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Music genre
Stylistic originsAfrican American folk music
Work song
Cultural originsLate 19th century, southern United States
Typical instrumentseginGuitar  Bass guitar  Piano  Harmonica  Double bass  Drums  Saxophone  Vocals  Trumpet  Trombonend
Mainstream popularityWidespread since the early 20th century
Derivative formseginBluegrass  Jazz  R&B  Rock and roll  Rock musicnd
Subgenresegin Boogie-woogie  Classic female blues  Country blues  Delta blues  Electric blues  Fife and drum blues  Jump blues  Piano bluesnd
Subgenre listList of genres of the blues
Fusion genresegin Blues-rock  African blues  Punk blues  Soul bluesnd
Regional scenesegin British blues  Canadian blues  Chicago blues  Detroit blues  East Coast blues  Kansas City blues  Louisiana blues  Memphis blues  New Orleans blues  Piedmont blues  St. Louis blues  Swamp blues  Texas blues  West Coast blues  Hill country bluesnd
Other topicsegin Blues genres  Blues musicians  Blues scale  Jug band  Originsnd

     Home | Music Genre | Blues

Blues is the name given to both a musical form and a music genre that originated in African-American communities of primarily the "Deep South" of the United States at the end of the 19th century from spirituals, work songs, field hollers, shouts and chants, and rhymed simple narrative ballads. The blues form, ubiquitous in jazz, rhythm and blues, and rock and roll is characterized by specific chord progressions, of which the twelve-bar blues chord progression is the most common. The blue notes that, for expressive purposes are sung or played flattened or gradually bent (minor 3rd to major 3rd) in relation to the pitch of the major scale, are also an important part of the sound.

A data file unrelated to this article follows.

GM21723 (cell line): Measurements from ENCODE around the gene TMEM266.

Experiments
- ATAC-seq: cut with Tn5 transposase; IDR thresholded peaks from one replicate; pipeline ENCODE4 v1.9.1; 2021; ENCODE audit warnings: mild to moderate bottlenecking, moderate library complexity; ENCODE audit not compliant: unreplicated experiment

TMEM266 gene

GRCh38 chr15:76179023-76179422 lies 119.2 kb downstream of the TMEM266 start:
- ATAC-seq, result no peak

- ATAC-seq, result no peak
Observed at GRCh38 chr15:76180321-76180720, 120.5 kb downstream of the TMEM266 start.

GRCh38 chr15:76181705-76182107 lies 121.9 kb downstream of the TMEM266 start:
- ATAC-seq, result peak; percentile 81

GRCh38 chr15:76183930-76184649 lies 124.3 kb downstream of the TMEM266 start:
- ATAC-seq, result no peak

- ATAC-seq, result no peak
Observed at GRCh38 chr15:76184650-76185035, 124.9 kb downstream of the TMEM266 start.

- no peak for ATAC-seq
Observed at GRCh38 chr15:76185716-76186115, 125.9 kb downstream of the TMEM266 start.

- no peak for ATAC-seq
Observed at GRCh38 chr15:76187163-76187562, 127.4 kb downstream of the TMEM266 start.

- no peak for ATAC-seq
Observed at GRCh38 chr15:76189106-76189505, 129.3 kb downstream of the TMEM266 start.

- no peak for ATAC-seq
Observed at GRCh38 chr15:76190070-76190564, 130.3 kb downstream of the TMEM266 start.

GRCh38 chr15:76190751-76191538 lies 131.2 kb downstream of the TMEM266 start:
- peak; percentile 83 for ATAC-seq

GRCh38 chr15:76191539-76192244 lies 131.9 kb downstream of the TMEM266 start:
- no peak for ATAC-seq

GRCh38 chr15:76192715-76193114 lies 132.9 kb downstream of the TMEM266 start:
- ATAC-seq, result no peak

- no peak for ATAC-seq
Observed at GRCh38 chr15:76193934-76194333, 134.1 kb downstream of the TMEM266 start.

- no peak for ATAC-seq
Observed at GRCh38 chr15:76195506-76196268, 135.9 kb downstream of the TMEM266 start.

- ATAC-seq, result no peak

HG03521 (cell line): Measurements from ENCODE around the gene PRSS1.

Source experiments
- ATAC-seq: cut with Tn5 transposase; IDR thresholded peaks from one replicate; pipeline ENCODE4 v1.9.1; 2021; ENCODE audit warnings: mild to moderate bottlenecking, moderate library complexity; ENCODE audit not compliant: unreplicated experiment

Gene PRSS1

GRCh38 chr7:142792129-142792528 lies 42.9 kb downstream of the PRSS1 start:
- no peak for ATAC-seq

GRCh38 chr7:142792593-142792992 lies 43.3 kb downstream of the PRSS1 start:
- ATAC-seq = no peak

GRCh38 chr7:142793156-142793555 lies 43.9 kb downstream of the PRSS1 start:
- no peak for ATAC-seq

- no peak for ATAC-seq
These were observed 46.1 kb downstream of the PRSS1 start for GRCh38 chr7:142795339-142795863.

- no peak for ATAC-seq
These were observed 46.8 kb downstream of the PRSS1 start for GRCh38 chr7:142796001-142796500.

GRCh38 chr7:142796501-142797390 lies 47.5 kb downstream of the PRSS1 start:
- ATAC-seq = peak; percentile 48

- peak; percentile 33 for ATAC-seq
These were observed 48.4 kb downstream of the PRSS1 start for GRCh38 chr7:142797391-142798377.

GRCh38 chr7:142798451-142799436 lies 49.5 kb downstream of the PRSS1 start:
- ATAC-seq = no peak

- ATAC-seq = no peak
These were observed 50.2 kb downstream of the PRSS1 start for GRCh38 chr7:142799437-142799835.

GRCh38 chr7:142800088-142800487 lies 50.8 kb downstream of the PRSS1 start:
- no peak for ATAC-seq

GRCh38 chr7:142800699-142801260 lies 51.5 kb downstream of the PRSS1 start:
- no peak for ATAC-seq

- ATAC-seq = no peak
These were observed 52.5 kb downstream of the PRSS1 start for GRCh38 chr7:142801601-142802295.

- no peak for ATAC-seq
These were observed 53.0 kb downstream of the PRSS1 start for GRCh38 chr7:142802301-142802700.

The blues genre is based on the blues form but possesses other characteristics such as specific lyrics, bass lines and instruments. Blues can be subdivided into several subgenres ranging from country to urban blues that were more or less popular during different periods of the 20th century. Best known are the Delta, Piedmont, Jump and Chicago blues styles. World War II marked the transition from acoustic to electric blues and the progressive opening of blues music to a wider audience, especially white listeners. In the 1960s and 1970s, a hybrid form called blues-rock evolved.

The term "the blues" refers to the "blue devils", meaning melancholy and sadness; an early use of the term in this sense is found in George Colman's one-act farce Blue Devils (1798). Though the use of the phrase in African-American music may be older, it has been attested to since 1912, when Hart Wand's "Dallas Blues" became the first copyrighted blues composition. In lyrics the phrase is often used to describe a depressed mood.

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